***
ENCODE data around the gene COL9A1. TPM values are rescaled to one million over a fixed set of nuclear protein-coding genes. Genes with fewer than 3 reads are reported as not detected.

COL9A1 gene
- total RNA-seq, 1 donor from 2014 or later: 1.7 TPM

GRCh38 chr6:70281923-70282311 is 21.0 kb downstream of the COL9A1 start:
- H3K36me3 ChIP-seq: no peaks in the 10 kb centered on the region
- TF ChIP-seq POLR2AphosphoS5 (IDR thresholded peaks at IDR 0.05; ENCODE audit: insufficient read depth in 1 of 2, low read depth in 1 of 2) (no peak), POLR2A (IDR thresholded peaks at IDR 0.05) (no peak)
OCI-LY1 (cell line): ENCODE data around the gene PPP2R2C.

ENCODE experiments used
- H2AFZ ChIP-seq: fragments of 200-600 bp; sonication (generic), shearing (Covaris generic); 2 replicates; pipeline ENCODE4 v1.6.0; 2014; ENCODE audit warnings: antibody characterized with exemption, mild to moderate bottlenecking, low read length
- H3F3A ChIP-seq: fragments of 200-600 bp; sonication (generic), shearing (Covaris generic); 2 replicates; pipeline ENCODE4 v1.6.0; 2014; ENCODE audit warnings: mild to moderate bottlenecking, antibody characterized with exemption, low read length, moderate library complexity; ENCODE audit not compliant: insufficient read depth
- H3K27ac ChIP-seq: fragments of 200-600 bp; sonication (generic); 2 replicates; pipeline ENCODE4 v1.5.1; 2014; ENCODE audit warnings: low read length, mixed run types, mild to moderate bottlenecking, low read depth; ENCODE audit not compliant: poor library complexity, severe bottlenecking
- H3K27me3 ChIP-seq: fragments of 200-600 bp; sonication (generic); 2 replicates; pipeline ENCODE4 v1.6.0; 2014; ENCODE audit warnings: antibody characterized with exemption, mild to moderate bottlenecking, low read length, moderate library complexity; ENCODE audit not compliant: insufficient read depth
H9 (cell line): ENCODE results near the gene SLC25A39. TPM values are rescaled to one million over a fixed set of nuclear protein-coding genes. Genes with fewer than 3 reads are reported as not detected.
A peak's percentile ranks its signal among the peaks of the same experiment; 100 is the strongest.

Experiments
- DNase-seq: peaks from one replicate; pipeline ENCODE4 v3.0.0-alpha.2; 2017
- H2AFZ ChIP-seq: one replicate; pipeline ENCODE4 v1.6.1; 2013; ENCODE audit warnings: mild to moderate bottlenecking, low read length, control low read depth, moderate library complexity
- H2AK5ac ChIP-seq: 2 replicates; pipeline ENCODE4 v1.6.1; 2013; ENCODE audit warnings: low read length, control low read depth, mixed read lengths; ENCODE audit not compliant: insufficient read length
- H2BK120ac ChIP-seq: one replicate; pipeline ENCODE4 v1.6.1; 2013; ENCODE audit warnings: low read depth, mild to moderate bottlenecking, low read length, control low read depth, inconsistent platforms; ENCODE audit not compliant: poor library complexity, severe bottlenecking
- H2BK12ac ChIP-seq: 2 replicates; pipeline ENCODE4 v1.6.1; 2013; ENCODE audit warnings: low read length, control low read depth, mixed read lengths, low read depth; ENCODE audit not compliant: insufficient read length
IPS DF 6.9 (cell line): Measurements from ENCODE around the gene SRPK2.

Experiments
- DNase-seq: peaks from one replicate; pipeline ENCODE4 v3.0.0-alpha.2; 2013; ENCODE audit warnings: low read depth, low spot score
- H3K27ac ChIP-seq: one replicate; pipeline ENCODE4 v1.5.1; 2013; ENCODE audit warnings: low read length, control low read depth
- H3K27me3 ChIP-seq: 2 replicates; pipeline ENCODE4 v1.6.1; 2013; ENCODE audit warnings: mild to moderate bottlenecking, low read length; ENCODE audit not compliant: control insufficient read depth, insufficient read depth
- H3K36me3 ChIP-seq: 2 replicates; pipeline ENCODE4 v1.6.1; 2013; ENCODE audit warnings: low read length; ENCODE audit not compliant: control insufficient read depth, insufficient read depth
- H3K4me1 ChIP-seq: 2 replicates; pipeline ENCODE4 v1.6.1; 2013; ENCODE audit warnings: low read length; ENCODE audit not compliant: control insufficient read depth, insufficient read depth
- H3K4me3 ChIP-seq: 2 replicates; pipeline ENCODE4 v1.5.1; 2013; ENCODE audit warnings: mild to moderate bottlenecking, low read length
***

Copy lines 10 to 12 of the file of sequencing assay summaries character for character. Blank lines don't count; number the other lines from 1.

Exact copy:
- H3F3A ChIP-seq: fragments of 200-600 bp; sonication (generic), shearing (Covaris generic); 2 replicates; pipeline ENCODE4 v1.6.0; 2014; ENCODE audit warnings: mild to moderate bottlenecking, antibody characterized with exemption, low read length, moderate library complexity; ENCODE audit not compliant: insufficient read depth
- H3K27ac ChIP-seq: fragments of 200-600 bp; sonication (generic); 2 replicates; pipeline ENCODE4 v1.5.1; 2014; ENCODE audit warnings: low read length, mixed run types, mild to moderate bottlenecking, low read depth; ENCODE audit not compliant: poor library complexity, severe bottlenecking
- H3K27me3 ChIP-seq: fragments of 200-600 bp; sonication (generic); 2 replicates; pipeline ENCODE4 v1.6.0; 2014; ENCODE audit warnings: antibody characterized with exemption, mild to moderate bottlenecking, low read length, moderate library complexity; ENCODE audit not compliant: insufficient read depth